Anastasia Galimova
Anastasia Galimova is a researcher and artist from Tashkent, Uzbekistan, based in Brno, Czech Republic. Anastasia describes her work through words taken from Shamshad Abdullaev's essay "A View on Poetic Reality," fragments of which she mixes with her own reflections and reproduces from memory.

*A quarter — 5 years of my life, when I was taking photos, I never imagined someone else would see them.

Not long ago, I was reminded of two things I've loved since childhood — walking and watching people. This memory sharpened my focus on anthropology, urban studies, and visual art.
Memories are what I continuously inherit from myself, a legacy that can be lived over and over. I regard the gathering of memories as continuous, laborious work, which is essential for me.

This series of photographs, taken over the last five years, was chosen entirely based on intuition.
In photography, she strives to capture a sample of reality that flows and disappears. She chooses it not because it possesses spiritual, ethical, philosophical, social, or historical significance but obeying a random initial impulse (what Pasolini articulated as "an indecisive and tender love for a certain piece of reality"). The flight of a wasp, crumpled steel, a goose, a typo left in the fist, noon, sofas opening their mouths frog-like, a daybed in the shadow, fog, chairs — "all these signs insist on the uniqueness of what is flowing right now, precisely at this moment of a fleeting slice of life..."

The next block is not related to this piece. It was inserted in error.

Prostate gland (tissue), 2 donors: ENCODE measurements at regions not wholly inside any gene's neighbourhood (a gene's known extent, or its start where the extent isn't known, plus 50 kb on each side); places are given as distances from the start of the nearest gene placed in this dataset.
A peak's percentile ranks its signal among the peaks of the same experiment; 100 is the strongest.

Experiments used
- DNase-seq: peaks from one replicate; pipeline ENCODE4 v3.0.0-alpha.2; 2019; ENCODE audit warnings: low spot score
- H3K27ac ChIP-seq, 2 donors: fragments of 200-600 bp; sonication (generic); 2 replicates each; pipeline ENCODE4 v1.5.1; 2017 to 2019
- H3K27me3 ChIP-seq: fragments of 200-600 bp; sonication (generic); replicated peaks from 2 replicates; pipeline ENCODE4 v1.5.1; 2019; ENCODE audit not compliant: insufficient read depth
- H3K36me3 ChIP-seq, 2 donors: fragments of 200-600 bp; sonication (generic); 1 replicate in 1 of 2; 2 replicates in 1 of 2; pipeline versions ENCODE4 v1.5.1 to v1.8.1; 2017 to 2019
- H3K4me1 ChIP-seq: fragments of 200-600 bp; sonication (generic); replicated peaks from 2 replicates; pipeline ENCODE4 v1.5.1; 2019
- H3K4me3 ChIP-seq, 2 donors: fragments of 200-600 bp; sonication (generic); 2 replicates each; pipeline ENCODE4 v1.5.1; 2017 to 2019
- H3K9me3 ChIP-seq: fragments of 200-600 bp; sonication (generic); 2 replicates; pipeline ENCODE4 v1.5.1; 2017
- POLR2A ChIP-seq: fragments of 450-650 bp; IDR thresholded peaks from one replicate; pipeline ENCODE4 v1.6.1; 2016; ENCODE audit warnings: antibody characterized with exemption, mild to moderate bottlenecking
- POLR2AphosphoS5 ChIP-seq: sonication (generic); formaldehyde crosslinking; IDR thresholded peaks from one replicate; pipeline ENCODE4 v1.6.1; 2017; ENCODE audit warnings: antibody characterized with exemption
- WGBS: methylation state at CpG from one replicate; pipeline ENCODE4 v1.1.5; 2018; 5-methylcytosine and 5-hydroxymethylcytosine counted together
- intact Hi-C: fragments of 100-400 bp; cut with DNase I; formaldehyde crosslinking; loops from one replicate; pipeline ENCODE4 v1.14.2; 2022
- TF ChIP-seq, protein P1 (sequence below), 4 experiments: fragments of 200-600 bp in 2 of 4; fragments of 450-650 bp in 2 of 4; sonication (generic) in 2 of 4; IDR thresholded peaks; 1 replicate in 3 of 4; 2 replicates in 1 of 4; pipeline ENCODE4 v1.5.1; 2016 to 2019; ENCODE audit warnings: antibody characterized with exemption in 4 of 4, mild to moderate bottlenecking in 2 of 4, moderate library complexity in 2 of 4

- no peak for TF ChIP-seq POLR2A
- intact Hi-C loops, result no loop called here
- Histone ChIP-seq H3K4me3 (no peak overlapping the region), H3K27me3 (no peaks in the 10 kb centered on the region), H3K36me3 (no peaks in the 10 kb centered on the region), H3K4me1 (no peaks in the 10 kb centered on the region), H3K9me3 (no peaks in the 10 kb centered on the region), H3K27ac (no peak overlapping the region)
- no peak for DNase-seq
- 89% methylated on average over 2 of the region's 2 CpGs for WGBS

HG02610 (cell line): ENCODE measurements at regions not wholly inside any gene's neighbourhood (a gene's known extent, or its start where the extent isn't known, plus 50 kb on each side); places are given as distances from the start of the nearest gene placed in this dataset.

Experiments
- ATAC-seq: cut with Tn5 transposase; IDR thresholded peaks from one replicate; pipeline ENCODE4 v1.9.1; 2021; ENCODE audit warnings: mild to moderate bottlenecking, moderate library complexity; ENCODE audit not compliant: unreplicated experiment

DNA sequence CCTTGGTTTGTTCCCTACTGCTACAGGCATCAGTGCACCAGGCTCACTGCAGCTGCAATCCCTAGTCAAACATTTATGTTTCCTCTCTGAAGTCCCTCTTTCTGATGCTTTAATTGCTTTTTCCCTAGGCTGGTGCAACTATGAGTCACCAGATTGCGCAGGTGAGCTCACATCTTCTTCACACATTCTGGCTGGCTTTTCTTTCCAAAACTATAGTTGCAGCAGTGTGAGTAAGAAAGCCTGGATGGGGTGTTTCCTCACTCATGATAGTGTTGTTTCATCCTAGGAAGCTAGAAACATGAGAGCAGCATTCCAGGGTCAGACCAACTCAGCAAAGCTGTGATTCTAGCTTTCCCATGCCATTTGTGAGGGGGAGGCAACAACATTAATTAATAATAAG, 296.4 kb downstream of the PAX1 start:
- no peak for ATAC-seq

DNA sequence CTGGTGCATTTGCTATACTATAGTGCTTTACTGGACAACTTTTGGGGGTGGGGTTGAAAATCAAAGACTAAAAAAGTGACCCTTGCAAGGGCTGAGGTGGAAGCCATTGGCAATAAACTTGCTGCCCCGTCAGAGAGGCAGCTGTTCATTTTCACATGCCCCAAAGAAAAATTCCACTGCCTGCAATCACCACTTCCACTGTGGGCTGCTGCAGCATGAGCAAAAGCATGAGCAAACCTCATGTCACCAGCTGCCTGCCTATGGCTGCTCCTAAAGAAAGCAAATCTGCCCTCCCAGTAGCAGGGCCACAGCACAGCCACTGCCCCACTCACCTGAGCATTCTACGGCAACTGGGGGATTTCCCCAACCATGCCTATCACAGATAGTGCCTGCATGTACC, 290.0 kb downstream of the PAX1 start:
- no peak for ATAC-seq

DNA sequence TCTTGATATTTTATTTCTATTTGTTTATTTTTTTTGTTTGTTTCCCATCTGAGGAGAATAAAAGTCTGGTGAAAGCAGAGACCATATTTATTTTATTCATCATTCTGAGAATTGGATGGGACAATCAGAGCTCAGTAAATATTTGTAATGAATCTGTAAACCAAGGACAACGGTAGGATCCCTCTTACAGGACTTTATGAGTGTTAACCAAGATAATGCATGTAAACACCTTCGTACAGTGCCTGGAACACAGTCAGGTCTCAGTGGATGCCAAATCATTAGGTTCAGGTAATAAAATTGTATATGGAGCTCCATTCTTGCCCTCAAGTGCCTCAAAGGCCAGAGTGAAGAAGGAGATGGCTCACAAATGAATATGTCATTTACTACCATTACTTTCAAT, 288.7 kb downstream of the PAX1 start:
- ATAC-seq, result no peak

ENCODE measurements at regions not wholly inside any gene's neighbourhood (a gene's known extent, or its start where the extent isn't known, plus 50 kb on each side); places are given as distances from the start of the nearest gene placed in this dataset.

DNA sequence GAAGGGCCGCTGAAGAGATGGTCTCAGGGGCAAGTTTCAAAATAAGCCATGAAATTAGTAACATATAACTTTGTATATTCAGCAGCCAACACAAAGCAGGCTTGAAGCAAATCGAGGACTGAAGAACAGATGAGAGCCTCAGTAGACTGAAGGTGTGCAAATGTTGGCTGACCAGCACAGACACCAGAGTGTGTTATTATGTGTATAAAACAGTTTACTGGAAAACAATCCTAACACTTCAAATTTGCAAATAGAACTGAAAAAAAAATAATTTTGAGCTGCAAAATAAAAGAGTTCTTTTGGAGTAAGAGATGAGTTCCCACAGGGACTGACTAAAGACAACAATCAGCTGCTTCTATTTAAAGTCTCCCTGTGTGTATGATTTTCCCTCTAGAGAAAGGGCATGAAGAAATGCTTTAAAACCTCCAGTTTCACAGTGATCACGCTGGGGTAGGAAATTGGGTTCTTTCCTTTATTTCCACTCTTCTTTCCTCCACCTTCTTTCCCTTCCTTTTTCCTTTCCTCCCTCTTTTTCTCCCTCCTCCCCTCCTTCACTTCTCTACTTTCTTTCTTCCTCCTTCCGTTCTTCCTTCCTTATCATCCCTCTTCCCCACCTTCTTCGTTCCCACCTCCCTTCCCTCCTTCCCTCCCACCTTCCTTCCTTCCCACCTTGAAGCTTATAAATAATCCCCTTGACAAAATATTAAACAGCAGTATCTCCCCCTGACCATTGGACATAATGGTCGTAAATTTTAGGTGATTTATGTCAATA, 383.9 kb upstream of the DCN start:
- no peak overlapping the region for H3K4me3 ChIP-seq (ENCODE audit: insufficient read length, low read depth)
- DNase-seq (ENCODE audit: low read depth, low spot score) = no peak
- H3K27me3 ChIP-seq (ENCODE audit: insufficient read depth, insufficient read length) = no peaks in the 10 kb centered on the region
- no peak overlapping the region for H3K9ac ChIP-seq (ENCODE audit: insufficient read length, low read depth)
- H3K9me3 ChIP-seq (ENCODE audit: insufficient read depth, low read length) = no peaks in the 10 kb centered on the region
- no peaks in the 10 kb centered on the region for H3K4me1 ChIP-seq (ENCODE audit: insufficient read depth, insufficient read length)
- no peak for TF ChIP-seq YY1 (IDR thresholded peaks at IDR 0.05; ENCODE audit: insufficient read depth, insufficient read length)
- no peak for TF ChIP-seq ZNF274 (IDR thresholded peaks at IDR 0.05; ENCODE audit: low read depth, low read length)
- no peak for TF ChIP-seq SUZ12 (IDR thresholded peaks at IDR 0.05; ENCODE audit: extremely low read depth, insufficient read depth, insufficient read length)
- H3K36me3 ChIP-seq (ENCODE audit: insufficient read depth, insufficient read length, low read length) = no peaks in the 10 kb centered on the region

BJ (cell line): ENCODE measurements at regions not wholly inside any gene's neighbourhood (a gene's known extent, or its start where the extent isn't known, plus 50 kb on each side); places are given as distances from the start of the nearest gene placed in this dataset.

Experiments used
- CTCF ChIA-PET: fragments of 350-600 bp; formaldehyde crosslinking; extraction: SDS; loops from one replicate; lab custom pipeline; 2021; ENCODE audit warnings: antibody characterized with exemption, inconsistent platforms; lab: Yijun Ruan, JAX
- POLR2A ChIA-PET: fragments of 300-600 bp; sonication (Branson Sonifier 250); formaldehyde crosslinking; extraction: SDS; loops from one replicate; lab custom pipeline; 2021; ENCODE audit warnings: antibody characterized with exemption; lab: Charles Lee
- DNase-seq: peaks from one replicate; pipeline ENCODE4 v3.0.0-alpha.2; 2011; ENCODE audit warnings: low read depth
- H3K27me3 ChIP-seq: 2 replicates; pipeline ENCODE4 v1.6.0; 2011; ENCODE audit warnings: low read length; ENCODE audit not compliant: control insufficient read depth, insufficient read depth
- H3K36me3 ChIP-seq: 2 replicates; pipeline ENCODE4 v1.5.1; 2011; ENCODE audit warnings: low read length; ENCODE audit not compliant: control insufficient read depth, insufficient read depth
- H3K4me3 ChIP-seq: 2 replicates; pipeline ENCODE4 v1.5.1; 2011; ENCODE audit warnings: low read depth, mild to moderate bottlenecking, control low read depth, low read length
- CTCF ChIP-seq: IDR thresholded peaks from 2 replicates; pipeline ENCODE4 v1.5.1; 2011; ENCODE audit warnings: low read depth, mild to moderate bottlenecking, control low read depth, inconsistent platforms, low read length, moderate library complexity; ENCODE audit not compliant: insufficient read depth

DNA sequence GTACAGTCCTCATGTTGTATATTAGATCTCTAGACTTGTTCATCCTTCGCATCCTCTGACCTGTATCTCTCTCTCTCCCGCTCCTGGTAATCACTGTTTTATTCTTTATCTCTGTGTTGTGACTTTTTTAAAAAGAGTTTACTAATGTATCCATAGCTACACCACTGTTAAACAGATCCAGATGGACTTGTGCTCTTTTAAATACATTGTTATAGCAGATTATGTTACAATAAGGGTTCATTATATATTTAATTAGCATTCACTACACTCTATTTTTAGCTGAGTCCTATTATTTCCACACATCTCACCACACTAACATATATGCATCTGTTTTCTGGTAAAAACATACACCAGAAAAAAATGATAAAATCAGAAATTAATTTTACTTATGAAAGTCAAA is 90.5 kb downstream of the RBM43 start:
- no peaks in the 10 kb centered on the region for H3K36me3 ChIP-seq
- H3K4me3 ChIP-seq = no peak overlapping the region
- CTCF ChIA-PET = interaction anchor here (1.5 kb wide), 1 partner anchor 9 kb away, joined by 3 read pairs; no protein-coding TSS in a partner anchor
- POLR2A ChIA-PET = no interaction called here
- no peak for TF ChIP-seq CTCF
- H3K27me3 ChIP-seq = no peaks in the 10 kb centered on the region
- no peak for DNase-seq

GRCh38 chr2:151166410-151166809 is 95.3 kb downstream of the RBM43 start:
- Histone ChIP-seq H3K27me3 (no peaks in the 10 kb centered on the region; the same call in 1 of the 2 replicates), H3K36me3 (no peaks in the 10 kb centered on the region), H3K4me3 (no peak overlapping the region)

My love for Tashkent is a vast collection of life-long images gathered during Sunday trips with my dad to the Alay bazaar, on my way home from school, and summers at my grandmother's mahalla "Uzgarysh''. Also significant is the location of the house where I lived — a nine-story panel building on the right side of the Anchor Canal in the Shaykhantahur district, a ten-minute walk from the Chorsu bazaar.

At the Alay, events always unfolded rapidly and vividly: boys with arava dashed from side to side in search of customers, vendors offered tastes of everything they had, and one could grab a non to have breakfast right there at the bazaar. These memories are partly seen as a vivid ethnographic observation, especially since, over the years, my dad and I have developed a shopping route and have regular vendors for potatoes, cheese, meat, and fish.